Mapping Document Properties to Columns
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After the document parser writes the document properties to the property bag object, Windows SharePoint Services promotes the document properties that match columns on the document library. To do this, Windows SharePoint Services compares the document property name with the internal names of the columns in the document's content type, or on the document library itself if the document doesn't have a content type. When Windows SharePoint Services finds a column whose internal name matches the document property, it promotes the document property value into that column for the document.
However, Windows SharePoint Services also enables you to explicitly map a document property to a specific column. You specify this mapping information in the column's field definition schema.
Mapping document properties to columns in the column's field definition enables you to map document properties to columns that may or may not be named the same. For example, you can map the document property "Author" to the "Creator" column of a content type or document library.
To specify this mapping, add a ParserRef element to the field definition schema, as shown in the following example.
<Field Type="Text" Name="Creator" … > <ParserRefs> <ParserRef Name="Author" Assembly="myParser.Assembly"> </ParserRefs> … </Field>
The following elements are used to define a document property mapping:
ParserRefs Optional. Represents a list of document parser references for this column.
ParserRef Optional. Represents a single document parser reference. This element contains the following attributes:
Name Required String**. The name of the document property to** map to this column.
Assembly Required String**. The name of the document parser used.**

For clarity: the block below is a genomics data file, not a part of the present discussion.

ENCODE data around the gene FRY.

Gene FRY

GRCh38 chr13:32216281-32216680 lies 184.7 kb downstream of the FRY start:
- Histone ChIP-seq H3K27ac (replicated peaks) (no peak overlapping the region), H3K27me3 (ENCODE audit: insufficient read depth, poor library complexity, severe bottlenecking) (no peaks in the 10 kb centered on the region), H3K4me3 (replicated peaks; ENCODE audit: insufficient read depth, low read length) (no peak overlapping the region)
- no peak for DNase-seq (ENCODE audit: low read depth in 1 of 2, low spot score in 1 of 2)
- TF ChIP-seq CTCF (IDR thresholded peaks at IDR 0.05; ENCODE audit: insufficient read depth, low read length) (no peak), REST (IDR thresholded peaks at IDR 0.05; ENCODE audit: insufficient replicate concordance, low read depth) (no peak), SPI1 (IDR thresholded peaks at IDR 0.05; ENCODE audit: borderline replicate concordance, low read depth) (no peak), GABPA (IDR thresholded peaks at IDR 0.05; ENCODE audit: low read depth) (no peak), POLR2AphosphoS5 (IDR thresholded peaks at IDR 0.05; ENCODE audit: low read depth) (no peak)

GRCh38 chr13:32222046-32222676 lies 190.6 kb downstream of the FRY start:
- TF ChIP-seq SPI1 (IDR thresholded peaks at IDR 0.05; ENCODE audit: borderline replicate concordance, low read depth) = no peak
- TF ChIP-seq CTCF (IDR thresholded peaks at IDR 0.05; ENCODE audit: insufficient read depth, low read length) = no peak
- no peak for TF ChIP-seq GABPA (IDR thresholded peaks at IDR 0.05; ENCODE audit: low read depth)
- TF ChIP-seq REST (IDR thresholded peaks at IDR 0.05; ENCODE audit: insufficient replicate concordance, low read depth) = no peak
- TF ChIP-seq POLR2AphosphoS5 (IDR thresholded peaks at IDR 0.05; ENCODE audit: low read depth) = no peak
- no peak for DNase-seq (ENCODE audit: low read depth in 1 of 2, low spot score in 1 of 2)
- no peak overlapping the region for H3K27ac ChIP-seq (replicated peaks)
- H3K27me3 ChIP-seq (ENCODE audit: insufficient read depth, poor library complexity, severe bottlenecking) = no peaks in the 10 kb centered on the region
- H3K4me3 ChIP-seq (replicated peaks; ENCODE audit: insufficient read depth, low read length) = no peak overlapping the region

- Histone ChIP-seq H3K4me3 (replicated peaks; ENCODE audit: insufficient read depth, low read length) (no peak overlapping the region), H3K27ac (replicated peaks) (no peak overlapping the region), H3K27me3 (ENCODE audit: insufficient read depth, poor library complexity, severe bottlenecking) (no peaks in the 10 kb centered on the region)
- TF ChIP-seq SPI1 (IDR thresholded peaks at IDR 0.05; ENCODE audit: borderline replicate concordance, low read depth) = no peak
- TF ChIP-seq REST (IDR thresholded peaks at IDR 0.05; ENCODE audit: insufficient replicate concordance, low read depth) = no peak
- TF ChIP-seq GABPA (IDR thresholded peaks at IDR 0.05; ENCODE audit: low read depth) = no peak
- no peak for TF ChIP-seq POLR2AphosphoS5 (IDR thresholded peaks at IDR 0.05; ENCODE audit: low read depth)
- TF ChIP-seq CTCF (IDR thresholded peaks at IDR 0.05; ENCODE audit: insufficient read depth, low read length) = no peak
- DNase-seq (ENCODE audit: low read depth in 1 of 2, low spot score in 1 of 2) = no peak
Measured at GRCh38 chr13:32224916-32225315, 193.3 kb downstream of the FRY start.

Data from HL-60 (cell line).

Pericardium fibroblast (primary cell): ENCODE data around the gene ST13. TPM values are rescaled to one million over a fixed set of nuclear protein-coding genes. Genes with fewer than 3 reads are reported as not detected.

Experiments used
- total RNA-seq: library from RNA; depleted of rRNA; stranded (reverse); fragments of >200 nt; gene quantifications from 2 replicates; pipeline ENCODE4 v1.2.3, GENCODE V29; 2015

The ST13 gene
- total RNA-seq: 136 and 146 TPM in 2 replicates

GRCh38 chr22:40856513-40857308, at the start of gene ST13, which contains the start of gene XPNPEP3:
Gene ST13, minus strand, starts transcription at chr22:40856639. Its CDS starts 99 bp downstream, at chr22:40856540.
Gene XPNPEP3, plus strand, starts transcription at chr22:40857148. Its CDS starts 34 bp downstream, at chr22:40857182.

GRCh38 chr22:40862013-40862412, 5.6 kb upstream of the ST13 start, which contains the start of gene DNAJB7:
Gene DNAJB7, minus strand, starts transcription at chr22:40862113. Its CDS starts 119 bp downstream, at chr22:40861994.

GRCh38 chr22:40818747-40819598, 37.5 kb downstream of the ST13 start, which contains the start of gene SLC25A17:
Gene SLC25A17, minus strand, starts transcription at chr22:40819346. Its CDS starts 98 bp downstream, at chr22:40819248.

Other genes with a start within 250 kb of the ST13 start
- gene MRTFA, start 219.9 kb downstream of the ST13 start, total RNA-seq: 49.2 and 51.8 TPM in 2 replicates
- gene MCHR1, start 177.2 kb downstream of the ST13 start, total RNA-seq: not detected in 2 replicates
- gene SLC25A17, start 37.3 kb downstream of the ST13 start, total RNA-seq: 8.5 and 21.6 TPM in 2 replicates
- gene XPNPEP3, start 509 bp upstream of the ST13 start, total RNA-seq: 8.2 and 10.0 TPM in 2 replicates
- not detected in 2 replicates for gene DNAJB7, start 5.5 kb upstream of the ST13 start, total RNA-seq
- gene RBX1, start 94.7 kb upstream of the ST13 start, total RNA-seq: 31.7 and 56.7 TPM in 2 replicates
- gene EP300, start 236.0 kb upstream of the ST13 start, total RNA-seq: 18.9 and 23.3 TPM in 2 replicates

A column's field definition might contain multiple parser references, each specifying a different document parser.
In addition, if you are working with files in multiple languages, you can use parser references to manage the mapping of document properties to the appropriate columns in multiple languages, rather than have to build that functionality into the parser itself. The parser can generate a single document property, while you use multiple parser references to make sure the property is mapped to the correct column for that language. For example, suppose a parser extracts a document property named "Singer". You could then map that property to a column named "Cantador", as shown in the following example.
<Field Type="Text" Name="Cantador" … > <ParserRefs> <ParserRef Name="Singer" CLSID="MyParser"> <ParserRef Name="Artist" Assembly="MP3Parser.Assembly"> </ParserRefs> </Field>
To edit a column's field definition schema programmatically, use the SPField.SchemaXML object. There is no equivalent user interface for specifying a parser for a column.
Unique Name for Columns
Each column has a unique identifier that does not change, even if the column is provisioned on multiple sites. This unique name is guaranteed to be unique across a given Windows SharePoint Services installation, and is a combination of the following two field properties:
FixedName The internal name given to the column when it is created. The fixed name of a column does not change when the column is provisioned onto different lists. The fixed name of a list column created from a site column is the same as the fixed name of the site column.
SourceID An arbitrary namespace designation given to the column when it is created. For default site columns included with Windows SharePoint Services, the SourceID is set to "Microsoft." For site columns, the SourceID is the GUID of the site on which the column was created. The SourceID of a list column created from a site column is the same as the SourceID of the site column. For columns created directly on lists, the SourceID is the GUID of the list where the column was created.